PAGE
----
A: Yes, but actually people haven't changed since Moses. Feelings don't change.

Q: Before the Pope you played your songs honestly and pure like on the record. Normally the audience should be aware that you might massacre your own songs. Are you bored to play your songs as close to the original as possible? Or do you want to punish your audience?

A: Above all, the critics are the problem. They come with ears that are tuned to 1975 or even more back. And then, my songs lead their own lives, they have an inner truth which is changed from evening to evening. That's why people don't recognise all of the songs. I have recorded my albums at various points of my life, with various musicians using various instruments. If I was to replicate all of that in the original way, I had to drag onehundred people up on the stage.

Q: At the end of the eighties you announced the so-called "Never Ending Tour" and up until now you have performed about 150 times a year. Isn't that becoming just a little bit too much?

A: It's my job, my craft, my trade. Being on stage is to me as natural as breathing. Besides, I am the only one to play this kind of songs. Popular music nowadays is in the same situation as when I was beginning to perform. When somebody is a serious musician, nobody listens to him. Back then we knew when something sounded wrong and we were strong enough to look for people who told the truth. I am a musician, not someone who buys a record every now and then.To me it is all more than just entertainment.

Q: Recently you said: "Sometimes I feel just a little bit above a pimp."

A: When you are up there and you look at the audience and the audience look back, then you - willy-nilly - have the feeling to be in a burlesque. I am pretty sure Pavarotti feels the same way.

Q: Are the people in the audience in Vienna different from a crowd in San Francisco?

A: When I'm up there, I just see faces. A face is a face, they are all the same.

Q: Do you envy the 17 year-olds in your audience for their youth?

A: I am a grandfather. I have grandchildren who like other singers. That's the way young people are. I play for people who understand my feelings.

Q: On your new record that sounds a bit darker. There you sing the line: I wish somebody would push back the clock for me."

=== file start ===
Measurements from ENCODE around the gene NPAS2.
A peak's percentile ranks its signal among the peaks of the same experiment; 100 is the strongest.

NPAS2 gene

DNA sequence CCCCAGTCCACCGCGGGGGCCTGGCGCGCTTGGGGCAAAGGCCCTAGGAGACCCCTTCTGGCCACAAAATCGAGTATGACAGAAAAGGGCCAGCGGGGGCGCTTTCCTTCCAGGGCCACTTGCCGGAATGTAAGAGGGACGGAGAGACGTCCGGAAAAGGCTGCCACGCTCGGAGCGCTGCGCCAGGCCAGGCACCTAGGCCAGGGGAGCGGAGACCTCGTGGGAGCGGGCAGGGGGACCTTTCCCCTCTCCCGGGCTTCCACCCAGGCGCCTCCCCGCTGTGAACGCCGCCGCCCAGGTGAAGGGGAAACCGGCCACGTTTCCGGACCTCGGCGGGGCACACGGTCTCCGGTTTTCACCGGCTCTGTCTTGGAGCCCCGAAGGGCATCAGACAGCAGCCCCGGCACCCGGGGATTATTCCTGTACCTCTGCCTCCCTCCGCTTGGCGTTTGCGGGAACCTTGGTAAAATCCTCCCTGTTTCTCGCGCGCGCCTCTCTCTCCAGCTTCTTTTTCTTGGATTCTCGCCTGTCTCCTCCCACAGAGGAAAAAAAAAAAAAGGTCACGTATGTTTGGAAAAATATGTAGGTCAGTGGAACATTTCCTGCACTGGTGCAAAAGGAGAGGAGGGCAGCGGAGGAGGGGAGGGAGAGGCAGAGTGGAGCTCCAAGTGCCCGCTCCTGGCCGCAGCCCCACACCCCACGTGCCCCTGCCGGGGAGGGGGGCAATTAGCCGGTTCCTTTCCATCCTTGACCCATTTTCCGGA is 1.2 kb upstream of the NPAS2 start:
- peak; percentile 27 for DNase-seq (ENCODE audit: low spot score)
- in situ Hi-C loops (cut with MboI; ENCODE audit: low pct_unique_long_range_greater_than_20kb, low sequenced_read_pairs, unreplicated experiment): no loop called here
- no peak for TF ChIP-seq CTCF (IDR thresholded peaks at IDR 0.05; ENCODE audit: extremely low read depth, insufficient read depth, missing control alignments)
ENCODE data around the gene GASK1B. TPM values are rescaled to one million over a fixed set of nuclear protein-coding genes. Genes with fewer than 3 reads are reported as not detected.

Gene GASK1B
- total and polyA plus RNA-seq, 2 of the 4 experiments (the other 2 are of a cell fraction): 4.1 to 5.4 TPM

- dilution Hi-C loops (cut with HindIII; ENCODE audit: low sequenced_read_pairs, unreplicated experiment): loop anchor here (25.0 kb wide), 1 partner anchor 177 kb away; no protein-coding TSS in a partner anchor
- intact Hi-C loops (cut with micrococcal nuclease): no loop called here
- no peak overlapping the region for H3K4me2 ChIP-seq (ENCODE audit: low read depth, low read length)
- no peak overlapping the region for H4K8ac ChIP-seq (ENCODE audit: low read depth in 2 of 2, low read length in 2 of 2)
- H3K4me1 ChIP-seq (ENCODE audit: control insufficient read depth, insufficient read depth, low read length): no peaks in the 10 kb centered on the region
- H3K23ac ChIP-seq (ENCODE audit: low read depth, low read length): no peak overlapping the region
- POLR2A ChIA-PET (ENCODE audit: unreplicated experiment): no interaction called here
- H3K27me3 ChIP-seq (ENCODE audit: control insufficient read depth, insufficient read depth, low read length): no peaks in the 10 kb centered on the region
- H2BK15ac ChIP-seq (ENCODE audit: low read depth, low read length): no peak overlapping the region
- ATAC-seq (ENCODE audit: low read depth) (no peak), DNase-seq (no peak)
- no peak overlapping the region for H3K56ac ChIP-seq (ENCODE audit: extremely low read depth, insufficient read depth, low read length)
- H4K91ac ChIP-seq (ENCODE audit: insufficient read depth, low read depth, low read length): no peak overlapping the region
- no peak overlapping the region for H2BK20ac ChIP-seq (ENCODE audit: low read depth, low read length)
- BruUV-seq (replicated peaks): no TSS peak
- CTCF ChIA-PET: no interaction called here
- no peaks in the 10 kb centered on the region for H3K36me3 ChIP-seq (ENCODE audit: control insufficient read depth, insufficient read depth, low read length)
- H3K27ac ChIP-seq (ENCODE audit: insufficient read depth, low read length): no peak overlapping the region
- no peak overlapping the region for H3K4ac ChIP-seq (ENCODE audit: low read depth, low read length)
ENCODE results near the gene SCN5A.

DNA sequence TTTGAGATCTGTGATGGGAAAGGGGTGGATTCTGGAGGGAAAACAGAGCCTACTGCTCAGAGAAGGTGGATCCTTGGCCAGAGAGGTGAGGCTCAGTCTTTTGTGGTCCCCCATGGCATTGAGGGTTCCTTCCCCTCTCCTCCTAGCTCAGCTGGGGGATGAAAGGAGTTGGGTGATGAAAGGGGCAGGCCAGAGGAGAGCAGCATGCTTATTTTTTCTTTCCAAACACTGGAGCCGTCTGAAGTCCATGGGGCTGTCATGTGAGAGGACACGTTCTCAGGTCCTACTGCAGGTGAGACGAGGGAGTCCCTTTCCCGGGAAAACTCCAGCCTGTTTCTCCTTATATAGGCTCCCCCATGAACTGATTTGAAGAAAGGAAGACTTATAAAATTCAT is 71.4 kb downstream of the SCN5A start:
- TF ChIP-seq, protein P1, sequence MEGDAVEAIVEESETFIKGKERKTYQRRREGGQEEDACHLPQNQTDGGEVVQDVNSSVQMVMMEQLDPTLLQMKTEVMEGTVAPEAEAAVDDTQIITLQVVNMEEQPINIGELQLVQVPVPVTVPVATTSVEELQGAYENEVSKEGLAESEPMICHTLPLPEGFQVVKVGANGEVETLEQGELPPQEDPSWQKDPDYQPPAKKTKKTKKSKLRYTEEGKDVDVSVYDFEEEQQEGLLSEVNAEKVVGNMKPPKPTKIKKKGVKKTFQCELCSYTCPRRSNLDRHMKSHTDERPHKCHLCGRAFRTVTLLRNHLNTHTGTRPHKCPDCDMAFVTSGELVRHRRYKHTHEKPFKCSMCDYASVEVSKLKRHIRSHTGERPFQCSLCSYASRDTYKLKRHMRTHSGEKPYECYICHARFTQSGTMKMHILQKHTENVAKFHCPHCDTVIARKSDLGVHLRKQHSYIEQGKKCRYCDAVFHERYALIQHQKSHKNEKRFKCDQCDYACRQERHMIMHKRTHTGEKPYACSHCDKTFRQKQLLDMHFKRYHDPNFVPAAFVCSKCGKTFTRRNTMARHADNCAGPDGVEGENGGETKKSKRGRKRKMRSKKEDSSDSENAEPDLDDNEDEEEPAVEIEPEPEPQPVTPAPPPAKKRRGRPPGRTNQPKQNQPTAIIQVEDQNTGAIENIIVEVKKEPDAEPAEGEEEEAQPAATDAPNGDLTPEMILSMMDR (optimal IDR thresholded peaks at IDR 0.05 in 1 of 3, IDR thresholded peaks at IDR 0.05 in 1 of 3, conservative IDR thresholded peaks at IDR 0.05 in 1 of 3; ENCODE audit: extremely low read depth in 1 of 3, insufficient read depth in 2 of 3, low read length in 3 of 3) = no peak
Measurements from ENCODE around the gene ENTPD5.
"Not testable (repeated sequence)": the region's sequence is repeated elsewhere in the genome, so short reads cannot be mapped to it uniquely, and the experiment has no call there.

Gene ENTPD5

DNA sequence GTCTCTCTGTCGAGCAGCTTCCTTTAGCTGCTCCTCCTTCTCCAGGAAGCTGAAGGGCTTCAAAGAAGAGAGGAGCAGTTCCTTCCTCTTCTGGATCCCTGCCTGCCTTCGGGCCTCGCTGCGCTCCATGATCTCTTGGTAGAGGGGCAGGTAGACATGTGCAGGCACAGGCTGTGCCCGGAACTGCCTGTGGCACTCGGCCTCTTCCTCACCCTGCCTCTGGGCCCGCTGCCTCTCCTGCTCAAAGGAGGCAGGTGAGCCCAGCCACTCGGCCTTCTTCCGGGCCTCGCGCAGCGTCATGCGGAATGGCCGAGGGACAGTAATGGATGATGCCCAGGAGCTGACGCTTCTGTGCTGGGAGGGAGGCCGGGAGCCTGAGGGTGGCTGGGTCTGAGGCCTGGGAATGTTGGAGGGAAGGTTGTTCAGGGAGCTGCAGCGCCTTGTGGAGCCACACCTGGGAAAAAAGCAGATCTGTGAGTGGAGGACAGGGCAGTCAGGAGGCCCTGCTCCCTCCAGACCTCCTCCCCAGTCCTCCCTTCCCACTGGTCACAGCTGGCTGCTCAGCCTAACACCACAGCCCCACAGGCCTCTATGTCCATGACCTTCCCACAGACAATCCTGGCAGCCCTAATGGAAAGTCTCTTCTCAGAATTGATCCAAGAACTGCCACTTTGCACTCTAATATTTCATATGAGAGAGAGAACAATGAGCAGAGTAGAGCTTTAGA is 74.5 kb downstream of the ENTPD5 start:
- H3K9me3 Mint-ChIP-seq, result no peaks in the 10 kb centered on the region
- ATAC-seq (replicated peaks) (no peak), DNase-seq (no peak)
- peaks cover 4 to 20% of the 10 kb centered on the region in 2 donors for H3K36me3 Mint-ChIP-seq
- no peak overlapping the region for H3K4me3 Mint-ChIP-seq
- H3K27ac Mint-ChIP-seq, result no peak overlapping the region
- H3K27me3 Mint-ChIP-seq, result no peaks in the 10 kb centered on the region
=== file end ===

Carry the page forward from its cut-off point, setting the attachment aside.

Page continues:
A: Don't we all feel that way? I for one feel like that plenty of times. I would prefer to start my life anew over and over again. Learn a new trade, marry another girl, live in another place.

Q: Isn't that just what you did during your career? In the early sixties you were the folk singer of the movement for civil rights. A few years later you took the electric guitar and sang "Like a rolling stone" mocking the counterculture which had you for a hero. People yelled "Judas" at you and you took to the countryside, got settled with a family and played country rock. In other words: during your career you always reinvented yourself and never stayed the way your fans wanted you to be.

A: That is just human nature.

Q: But did you do that consciously or did it just happen?

A: Everything in life just happens. That's the way life is; it happens.

Q: Without meaning or goal?

A: I am sure that there is a great divine meaning behind everything.

Q: Where do your songs come from? Do they come to you just flying through the universe?

A: The folksinger Woody Guthrie was the first to have that idea and I think he is right.

Q: Which music is an influence to you these days?

A: Simple music from the twenties and thirties and a little bit from the fifties. The influence is very limited: american folkmusic, Blues, some Rockabilly. But certainly not Rock 'n Roll. I think Rock 'n Roll never was of any great importance to my work.

Q: Do you listen to the radio these days? Or are you annoyed by popmusic?

A: Every now and then I listen to old radio shows. Sometimes they play the same theatre companies that I grew up with. I think that will come back now.

Q: Would you recognise a contemporary popsong, for example a song by Bon Jovi?

A: No, really, no.

Q: On your new record there is a song that lasts for over 16 minutes and is called "Highlands". It sounds as if it was improvised. How well do you prepare yourself before you enter the studio?